At the moment, the most heated debate in the crypto space is about crypto taxes amendments in the US Infrastructure Bill, CEO Elon Musk also has his take on the issue.
All eyes are on the Senate vote on Saturday, which could determine the future of cryptocurrency businesses in the United States.
Elon Musk offers some sage advice for politicians at a time when the Biden administration has backed the contentious crypto amendment submitted at the last minute. “There is no urgency that demands fast legislation,” he says.
Musk said that the cryptocurrency ecosystem is still in its infancy and that now is not the time to pick winners and losers.
His remarks were made in reaction to Coinbase CEO Brian Armstrong’s tweet about a potential last-minute amendment proposal that could determine which crypto fundamental technologies are acceptable and which are not.
A crypto taxation provision in the US Infrastructure Bill, which is expected to cost over $1 trillion, would impose a $28 billion tax burden on the crypto economy. Once passed, the law would oblige crypto “Brokers” to submit their tax liabilities to the IRS.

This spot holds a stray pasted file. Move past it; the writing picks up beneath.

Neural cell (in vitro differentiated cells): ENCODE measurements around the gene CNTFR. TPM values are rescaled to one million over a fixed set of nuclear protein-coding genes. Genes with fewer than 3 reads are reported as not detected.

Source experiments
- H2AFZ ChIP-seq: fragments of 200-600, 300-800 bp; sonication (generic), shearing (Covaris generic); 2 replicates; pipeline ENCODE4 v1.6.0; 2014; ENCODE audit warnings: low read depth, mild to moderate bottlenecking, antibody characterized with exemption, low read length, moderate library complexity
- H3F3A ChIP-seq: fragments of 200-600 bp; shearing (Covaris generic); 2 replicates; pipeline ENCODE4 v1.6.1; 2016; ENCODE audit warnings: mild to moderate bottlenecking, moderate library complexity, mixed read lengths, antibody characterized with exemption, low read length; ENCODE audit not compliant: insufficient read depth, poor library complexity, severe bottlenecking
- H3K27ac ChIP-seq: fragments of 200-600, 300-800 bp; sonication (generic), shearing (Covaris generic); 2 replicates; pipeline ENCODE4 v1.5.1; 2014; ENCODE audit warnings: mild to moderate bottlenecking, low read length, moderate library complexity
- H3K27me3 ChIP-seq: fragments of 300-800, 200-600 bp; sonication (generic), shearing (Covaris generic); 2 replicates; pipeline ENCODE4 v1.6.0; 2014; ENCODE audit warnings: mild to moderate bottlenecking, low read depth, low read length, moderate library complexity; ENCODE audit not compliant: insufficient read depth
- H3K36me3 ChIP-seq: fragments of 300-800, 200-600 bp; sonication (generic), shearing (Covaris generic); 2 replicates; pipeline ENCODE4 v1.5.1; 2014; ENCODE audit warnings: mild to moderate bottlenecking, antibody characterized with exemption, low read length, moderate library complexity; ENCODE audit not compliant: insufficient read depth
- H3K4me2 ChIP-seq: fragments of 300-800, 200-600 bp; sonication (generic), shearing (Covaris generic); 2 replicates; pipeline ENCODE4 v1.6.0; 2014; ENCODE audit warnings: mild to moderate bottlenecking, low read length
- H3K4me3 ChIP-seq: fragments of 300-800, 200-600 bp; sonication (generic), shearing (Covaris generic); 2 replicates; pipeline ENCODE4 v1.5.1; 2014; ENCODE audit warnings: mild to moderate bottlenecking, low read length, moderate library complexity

The crypto community has objected to the bill’s definition of brokers, which includes software developers, node operators, miners, and a number of others.
Because they lack the necessary information, these businesses are unable to comply with crypto tax reporting duties.
Following multiple requests for revisions to the faulty bill, two amendment ideas are contending for inclusion in the bill.
Senators Ron Wyden, Cynthia Lummis, and Pat Toomey introduced the first plan on Wednesday, which is considered more inclusive because it exempts Bitcoin miners, wallet developers, crypto validators, and protocol developers from tax reporting.
Sens. Rob Portman and Mark Warner submitted a second plan at the last minute that solely exempts Proof-Of-Work validators and developers from the “impossible” tax reporting criteria.
The bill, however, has the support of the White House, and treasury secretary Janet Yellen is allegedly campaigning for it. Many feel that if it passes the Senate, it will drive Decentralized Finance (Defi) enterprises out of states.